Among celebrities, I found a number of references to Julie Stiles, a former vegan who began to eat meat when she struggled with energy problems while traveling. Natalie Portman, Tom Hanks, Former President Bill Clinton, Biggest Loser fitness guru Bob Harper, and Ellen DeGeneres are former vegans who for a variety of reasons ceased living the vegetarian or vegan lifestyle and became their own versions of Omnivores. Whether or not they fit my definition of Reluctant Omnivore or not, I really do not know.
I Still Feel Guilty, Now What?
Guilt, or rather, true guilt, is experienced when you do something you know is wrong, and then do not do anything to make amends for that action. Eating a decadent ice cream sundae leads some people to feel guilty, but I would argue that it isn’t an example of true guilt; there was no crime committed here.
Or, is there? In the vegan world, the crime is that the milk in the ice cream came from the suffering of a cow and her baby.
With the eating of animal protein, I experience a sense of guilt from a place of knowing that if I wasn’t Celiac and didn’t have so many complicated food allergies, I would be striving to eat a vegetarian or vegan diet. Much of the diet makes sense; it’s just that my body cannot process these foods safely without sending me off to the hospital in a medical crisis. Yet, I am still left with a sense of guilt that there isn’t anything I can do about it, there isn’t any way around it, and I cannot make amends.
Or is there some type of amends, some way of experiencing this healing of the nature of our relationship to animals?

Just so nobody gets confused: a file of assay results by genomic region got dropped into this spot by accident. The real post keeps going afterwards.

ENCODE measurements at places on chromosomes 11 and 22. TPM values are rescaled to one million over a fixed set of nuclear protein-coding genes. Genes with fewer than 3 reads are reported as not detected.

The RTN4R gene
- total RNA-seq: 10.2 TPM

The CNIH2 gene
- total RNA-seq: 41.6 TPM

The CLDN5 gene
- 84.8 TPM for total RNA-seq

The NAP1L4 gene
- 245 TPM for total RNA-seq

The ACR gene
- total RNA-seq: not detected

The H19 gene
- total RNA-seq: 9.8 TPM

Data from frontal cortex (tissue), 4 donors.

It is my choice, and mine alone, to choose short periods of time to practice what I know of responsible vegetarianism. Short periods of time can be a day, a week, or up to a month-ish, when my activity level is low enough to limit caloric demand to a reasonable level. I can then choose recovery periods where my caloric demands are the lowest, such as the off-season from racing.
To my body, it experiences something not too dissimilar to a calorie-restricted juice fast, so it cannot be maintained for long. Still, it’s a way to participate, to highlight the best of veganism and vegetarianism, experience the best of its benefits, yet without foolishly destroying my health and breaking the commitments I have made to the people I love.
While I have heard a few people on vegan forums criticize this kind of seasonal or temporary veganism, I am OK with that criticism. I am not choosing my path for them, just as they do not walk a day in my shoes. I am not saying that the use of cage free, free-range, and the so-called humane treatment of farm animals makes the slaughter of animals any easier to swallow (no pun intended). Perhaps it never will.
I’m looking forward to a couple of week’s after my first Ironman race, when I am planning to eat a modified vegetarian diet for a fixed period of time. Once my iron stores, hydration level, and weight have been stabilized, I’ll be creating, eating, and sharing about my most nutrient-dense recipes, tricks and tips, and insights about a rotating vegetarian-vegan-omnivore cycle.